He promised that the Engineering department would ensure “value engineering” during the design phase, to reduce costs – and in particular would be looking at the proposed realignment of the 5th Sideroad, currently a large part of the budget. “Can we further refine it? Yes we can,” he said, promising to report back to Council.

There is a cost-sharing agreement in place with the Federal, Province and County of Simcoe for the $54 million project. The Federal and Provincial governments have agreed to ante up $17 million, with the rest split between County and Town – and the development community picking up the Town’s share, once the EPA is signed.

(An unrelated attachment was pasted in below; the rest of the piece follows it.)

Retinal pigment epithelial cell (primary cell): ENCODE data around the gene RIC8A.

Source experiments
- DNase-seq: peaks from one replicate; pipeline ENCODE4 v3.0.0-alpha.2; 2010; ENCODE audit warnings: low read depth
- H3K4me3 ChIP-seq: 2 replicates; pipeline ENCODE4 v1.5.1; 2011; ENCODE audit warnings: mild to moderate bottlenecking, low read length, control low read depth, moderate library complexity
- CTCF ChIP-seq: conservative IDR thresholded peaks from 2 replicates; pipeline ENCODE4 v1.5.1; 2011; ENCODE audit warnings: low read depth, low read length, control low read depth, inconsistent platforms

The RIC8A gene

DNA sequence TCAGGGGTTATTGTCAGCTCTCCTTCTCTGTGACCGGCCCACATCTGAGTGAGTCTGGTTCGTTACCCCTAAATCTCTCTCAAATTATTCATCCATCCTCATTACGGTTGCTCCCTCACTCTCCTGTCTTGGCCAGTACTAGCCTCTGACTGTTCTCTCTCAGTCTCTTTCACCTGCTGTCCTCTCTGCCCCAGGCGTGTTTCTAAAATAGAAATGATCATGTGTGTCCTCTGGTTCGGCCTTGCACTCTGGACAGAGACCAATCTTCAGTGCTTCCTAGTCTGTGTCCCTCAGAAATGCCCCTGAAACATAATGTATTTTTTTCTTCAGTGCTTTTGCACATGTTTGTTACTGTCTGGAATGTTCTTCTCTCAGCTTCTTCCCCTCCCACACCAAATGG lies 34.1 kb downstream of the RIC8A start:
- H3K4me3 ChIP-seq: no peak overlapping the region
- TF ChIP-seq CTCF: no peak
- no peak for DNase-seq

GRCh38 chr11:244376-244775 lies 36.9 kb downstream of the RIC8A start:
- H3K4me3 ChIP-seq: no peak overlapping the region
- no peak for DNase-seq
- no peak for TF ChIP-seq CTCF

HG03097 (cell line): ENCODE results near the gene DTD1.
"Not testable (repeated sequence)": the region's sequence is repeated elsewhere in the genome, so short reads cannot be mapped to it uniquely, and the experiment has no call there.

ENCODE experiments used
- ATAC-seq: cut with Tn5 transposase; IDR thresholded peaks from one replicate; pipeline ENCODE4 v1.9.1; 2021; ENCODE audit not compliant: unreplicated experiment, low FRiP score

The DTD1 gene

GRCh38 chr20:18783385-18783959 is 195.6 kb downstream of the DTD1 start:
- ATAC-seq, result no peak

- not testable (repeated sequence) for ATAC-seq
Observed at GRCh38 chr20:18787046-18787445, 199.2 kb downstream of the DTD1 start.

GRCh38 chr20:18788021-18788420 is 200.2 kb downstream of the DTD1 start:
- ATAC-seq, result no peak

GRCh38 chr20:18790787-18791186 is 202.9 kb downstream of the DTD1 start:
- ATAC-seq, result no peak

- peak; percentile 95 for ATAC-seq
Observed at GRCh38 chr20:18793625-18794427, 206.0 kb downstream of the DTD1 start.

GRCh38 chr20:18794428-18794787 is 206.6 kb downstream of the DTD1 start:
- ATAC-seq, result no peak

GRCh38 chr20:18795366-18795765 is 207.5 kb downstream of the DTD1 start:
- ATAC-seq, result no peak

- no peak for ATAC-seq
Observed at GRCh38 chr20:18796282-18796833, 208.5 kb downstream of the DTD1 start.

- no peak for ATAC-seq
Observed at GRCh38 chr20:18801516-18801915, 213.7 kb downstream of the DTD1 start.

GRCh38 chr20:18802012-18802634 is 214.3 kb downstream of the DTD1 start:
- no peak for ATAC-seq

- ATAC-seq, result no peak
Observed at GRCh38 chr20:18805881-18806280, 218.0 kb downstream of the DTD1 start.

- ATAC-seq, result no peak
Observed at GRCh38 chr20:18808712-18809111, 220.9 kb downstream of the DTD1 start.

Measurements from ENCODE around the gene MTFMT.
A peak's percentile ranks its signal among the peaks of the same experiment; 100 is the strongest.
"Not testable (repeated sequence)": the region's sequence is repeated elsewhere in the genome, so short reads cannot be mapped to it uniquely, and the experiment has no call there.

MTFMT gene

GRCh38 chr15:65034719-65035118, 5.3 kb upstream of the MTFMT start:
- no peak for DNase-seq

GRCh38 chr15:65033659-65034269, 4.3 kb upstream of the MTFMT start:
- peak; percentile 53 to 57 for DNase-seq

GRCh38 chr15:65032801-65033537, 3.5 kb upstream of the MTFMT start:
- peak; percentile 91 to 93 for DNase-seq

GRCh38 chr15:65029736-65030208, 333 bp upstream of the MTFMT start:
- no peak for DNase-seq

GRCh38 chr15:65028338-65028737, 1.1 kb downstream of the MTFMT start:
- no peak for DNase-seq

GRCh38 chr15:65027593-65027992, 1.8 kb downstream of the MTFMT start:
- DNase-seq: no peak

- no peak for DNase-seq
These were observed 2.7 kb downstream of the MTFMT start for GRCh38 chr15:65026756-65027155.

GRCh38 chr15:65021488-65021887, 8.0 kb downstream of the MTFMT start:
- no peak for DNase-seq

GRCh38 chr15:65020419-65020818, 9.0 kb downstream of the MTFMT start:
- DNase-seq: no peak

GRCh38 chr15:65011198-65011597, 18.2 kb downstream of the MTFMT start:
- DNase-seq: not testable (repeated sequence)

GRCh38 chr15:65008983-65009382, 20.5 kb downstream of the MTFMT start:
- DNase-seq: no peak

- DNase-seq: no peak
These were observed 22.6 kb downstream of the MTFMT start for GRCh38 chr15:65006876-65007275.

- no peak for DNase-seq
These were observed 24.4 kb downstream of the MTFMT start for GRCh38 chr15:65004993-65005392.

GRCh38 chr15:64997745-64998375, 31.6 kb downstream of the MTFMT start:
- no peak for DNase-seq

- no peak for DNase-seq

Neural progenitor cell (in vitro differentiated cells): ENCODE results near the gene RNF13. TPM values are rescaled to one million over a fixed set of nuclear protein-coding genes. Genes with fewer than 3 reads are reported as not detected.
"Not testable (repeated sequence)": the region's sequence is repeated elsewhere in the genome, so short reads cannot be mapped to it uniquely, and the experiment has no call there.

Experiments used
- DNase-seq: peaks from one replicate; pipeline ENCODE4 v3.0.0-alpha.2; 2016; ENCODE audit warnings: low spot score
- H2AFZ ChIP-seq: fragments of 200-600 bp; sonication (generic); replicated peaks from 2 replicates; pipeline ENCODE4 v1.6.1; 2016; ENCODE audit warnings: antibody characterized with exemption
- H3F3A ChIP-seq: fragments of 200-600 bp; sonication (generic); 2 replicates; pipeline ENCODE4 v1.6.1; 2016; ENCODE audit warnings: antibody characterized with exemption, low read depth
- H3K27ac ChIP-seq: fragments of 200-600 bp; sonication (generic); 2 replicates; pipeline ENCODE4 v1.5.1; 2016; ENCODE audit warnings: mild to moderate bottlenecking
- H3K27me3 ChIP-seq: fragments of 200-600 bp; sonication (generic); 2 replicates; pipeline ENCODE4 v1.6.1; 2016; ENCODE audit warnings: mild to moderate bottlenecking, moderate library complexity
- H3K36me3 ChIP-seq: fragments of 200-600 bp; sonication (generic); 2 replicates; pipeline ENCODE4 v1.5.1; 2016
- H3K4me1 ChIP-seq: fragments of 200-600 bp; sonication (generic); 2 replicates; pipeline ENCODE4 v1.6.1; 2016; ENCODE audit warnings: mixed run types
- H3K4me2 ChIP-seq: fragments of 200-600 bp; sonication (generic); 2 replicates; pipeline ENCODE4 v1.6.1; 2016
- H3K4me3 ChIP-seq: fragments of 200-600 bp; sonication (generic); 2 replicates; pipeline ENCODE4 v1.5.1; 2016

Councillor Lamb remained dubious. “We’d better go to the County and ask for more money. Somebody’s going to have to pick up the extra cost (of land acquisition), and I don’t think it’s going to be the province.”

But Mayor White challenged Council to “contemplate the concept of a Town of 50,000 without that interchange,” noting that the interchange is being driven not by the Hwy. 400 Employment lands, but the needs of the current population.

A majority of Council approved the award of the design contract; Councillor Lamb and Deputy Mayor Keffer were opposed. Councillor Raj Sandhu declared a conflict.

The next piece of the puzzle is the Early Payment Agreement with the development community. That will be back before Council in a Special meeting on Monday, December 2.


Hwy. 400 commute will improve by 2017

By Dominik Kurek Bradford West Gwillimbury Topic


If heading south on Hwy. 400 every morning is dragging out your commute, you will be happy to know the town came one step closer this week to having a second interchange.